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Willenhall in 1873

[Description from Griffith's Guide to the Iron Trade of Great Britain (1873)]


Willenhall, the real seat of the lock, door-bolt, and latch manufacturers for the world, is a township in the parish of Wolverhampton, and is connected with it by two lines of railways, viz. the old Grand Junction line, and one recently opened, the Wolverhampton and Wallsall line. Willenhall being just three miles from either town, now contains about 20,000 inhabitants, a complete hive of industry.

We believe there are some five to six hundred separate manufactories (of course some only small concerns) of rim, mortice, drawback, dead, cupboard, drawer, box, and pad locks; all kinds of latches and door bolts; currycombs, grid-irons, box-iron stands, and skewers; horse scrapers and singers; carpet-bag frames and locks; box corners and clips; keys of all descriptions; and stampers of an endless variety of articles for the gun, steel, toy, and other trades carried on in neighbouring towns. There are also Ironfounders, brassfounders, and wrought Iron works, blast furnaces and collieries in abundance. To these mainly must be attributed the rapid growth of this industrious town.

The writer can well remember when three to four thousand was the extent of its population. In those happy old days of the past there was one church, with a blaspheming drunken parson, who spent six times more of his time in the public-house than in the church, the only one the place possessed.

In those times there was no Methodist or Dissenting resident minister; and what is more, no magistrate, no lawyer, no police, and not an inhabitant (except the parson) but what was engaged in some kind of business.

At the present time the township of Willenhall contains four churches, five Wesleyan chapels, four Baptist chapels, five Methodist chapels of various denominations, and one Roman Catholic chapel, which represents one place of worship for every thousand of the population, a fact few towns can boast of; with good school accommodation, British, National, and Wesleyan, and a literary institute of no mean pretensions, having its reading, recreation, and class rooms, a good lecture hall, and a well-furnished library.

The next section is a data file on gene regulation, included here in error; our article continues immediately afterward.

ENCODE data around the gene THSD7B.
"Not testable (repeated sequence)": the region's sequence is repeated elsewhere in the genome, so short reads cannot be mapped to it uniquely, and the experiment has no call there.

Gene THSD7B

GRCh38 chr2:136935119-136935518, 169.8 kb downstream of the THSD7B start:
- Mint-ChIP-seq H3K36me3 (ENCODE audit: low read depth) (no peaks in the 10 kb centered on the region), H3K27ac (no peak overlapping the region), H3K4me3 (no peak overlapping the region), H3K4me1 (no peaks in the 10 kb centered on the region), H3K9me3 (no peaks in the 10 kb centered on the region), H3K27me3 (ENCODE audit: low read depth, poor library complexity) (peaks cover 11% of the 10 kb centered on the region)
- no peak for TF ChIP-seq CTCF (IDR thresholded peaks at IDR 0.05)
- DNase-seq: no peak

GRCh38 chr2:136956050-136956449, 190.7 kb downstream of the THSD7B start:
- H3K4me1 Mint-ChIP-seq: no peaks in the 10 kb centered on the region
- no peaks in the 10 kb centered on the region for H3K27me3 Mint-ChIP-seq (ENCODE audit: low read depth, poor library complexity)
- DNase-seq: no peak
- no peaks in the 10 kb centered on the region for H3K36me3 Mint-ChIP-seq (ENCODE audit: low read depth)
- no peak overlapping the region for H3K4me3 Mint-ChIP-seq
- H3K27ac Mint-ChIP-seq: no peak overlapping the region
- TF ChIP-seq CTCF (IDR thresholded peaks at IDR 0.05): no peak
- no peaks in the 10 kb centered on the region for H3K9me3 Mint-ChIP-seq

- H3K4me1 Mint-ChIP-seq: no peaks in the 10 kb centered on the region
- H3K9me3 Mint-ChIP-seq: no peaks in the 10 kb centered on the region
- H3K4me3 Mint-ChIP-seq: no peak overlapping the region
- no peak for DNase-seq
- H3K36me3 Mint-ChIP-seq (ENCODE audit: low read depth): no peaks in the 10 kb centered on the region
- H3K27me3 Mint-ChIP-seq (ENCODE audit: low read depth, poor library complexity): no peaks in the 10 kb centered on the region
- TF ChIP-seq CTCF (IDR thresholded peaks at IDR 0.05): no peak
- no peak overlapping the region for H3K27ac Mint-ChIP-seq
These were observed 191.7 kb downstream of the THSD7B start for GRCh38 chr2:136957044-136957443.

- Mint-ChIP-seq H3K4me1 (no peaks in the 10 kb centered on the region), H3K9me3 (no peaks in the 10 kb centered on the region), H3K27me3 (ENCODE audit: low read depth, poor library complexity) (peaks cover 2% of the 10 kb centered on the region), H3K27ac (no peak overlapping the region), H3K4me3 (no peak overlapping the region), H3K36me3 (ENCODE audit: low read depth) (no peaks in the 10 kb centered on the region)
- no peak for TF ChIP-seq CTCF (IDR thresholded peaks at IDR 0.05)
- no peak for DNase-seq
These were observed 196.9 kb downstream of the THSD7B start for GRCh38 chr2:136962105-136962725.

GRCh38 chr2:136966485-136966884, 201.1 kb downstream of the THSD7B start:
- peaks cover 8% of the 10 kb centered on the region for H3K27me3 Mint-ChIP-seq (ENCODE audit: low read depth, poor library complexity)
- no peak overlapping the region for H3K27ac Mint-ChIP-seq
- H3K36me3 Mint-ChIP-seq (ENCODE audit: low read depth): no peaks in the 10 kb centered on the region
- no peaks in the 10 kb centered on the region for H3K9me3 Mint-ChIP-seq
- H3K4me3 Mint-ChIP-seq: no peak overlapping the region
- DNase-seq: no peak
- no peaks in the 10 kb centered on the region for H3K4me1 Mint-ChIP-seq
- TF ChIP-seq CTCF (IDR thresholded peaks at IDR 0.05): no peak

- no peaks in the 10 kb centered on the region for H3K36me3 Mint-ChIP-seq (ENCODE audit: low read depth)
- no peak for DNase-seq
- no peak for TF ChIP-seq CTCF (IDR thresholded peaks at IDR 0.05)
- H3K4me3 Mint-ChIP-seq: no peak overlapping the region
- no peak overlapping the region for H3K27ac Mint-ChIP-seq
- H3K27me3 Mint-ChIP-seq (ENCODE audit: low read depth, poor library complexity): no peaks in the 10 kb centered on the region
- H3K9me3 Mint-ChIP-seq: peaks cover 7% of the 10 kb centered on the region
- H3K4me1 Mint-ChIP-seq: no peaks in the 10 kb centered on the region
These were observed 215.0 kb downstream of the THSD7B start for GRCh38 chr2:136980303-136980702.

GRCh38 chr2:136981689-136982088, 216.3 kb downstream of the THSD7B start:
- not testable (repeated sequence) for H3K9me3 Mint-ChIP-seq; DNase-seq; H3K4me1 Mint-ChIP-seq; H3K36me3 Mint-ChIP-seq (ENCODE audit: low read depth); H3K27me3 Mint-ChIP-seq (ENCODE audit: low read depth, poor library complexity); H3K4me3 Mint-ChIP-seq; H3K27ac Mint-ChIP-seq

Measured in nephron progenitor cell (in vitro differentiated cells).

On visiting some of the manufactories of Willenhall, we found the Albion works one of the most prominent, employing some hundreds of work-people. The business carried on here was established in the last century by the father of one of the present proprietors; and one of the principal branches of the trade, that of door bolts, was extensively carried on by the grand-father of the other more than eighty years ago. At these works we find manufactured rim, dead, and mortice locks; spring, rim, night, Norfolk, Suffolk, and Lancashire thumb-latches, in various ornamental designs; door-bolts in prodigious quantities. When in full employ they can produce 120 gross per week of this one article, aided by steam stamps, Nasmith's steam hammer, and steam presses for forming the various parts of the bolt, and piercing the holes in the plates; also pulleys for every conceivable purpose; sash, signal, and sliding doors; hat and coat hooks; door buttons, and black ironfoundery generally. We also find a large quantity of door-lock knobs, sold principally for export, called 'Harper & Co.'s patent mineral lock furniture.' At the time we write, they are engaged on orders for nearly 100,000 brackets, made of malleable cast Iron-these are for various telegraph lines, both for home and abroad. In this branch the Messrs. Harper & Co. excel. Our pen would fail to write the variety of purposes to which the malleable castings are now applied; suffice it to say, their patterns consist of more than three thousand different kinds and sizes.

The largest lock manufactory here, and perhaps one of the oldest, is Carpenter & Tildesley's, well-known in England and all the Colonies for their locks of various kinds, particularly 'rim' locks. They are the largest lock and curry-comb makers in Willenhall, and employ the greatest number of hands in lock and key making of any house in Willenhall, having especial machinery for this purpose. This firm stamp their own keys. Mr. James Tildesley is son-in-law to the late Mr. Carpenter, and is the proprietor of these ingenious works. This is a highly respectable firm, and capable of executing orders to any extent of all kinds of locks.